For those who haven’t paid heed to recent news around the presidential debate nor food-related appliances, an errant tweet from KitchenAid during Wednesday night’s political matchup had this to say in reference to the President’s late grandmother:
“Obamas gma even knew it was going 2 b bad! She died 3 days b4 he became president.”
The post was removed with all swiftness—but not before many of KitchenAid’s 24,000 Twitter followers saw and retweeted it. KitchenAid’s public relations team quickly posted multiple apologies on Twitter and reached out to key news media to explain the snafu: It turns out someone on the company’s social media team meant to post the sentiment on his or her personal Twitter account. (Hate to be that person today….)
In my view, KitchenAid took the right steps in the right way—responding swiftly with the facts, accepting responsibility and apologizing with sincerity and repetition. This will serve as a great case study on crisis communication and the utility—and perils—of social media.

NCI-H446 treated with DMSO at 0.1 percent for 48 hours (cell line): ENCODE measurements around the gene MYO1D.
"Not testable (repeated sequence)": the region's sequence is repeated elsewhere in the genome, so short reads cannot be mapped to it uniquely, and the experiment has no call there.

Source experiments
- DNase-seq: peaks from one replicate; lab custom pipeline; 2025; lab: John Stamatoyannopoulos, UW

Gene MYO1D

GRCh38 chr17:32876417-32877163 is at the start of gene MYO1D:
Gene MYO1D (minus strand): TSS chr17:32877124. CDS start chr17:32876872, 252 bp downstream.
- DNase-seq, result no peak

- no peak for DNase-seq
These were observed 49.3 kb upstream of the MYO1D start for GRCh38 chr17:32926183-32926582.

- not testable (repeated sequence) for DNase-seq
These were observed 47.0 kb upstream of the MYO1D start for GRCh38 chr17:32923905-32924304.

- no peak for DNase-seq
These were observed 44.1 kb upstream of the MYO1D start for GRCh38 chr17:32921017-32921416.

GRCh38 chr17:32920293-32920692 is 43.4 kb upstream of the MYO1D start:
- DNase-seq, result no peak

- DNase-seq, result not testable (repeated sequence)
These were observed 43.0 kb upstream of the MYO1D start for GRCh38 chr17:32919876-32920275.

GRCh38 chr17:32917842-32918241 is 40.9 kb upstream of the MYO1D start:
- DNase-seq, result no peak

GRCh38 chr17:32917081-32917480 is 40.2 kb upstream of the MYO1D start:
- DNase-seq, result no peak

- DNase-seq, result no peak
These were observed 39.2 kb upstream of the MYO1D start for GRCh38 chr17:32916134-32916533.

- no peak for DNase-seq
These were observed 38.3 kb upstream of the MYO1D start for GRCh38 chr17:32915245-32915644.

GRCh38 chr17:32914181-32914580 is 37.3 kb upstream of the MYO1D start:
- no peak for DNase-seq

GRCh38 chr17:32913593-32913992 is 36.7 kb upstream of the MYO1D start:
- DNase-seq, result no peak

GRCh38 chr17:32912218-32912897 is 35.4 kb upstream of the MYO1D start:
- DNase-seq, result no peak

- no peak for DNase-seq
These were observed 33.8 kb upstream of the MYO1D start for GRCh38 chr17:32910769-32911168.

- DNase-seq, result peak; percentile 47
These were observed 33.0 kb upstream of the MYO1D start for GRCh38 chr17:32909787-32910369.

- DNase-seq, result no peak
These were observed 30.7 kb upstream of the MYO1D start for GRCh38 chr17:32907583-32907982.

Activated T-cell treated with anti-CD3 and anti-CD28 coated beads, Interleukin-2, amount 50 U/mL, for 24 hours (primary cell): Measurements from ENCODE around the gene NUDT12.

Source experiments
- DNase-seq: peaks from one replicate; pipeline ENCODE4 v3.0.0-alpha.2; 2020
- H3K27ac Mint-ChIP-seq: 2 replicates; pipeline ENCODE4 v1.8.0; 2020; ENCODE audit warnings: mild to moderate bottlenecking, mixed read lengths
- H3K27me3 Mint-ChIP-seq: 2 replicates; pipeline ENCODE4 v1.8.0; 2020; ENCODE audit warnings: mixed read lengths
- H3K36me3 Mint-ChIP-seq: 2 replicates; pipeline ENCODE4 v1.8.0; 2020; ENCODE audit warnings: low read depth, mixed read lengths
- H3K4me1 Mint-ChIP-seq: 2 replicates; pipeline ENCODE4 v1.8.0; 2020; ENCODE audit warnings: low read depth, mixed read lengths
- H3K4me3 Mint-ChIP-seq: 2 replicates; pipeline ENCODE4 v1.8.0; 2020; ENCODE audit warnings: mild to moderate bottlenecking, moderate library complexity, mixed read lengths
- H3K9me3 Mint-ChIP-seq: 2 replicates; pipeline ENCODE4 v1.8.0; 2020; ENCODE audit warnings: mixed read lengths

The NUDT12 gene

I only add one suggestion for those who use social media in any form, be it personal or professional. It’s my rule of thumb whenever tweeting, posting or pinning:
Never post anything you wouldn’t want to see alongside your name and picture on a billboard on the interstate.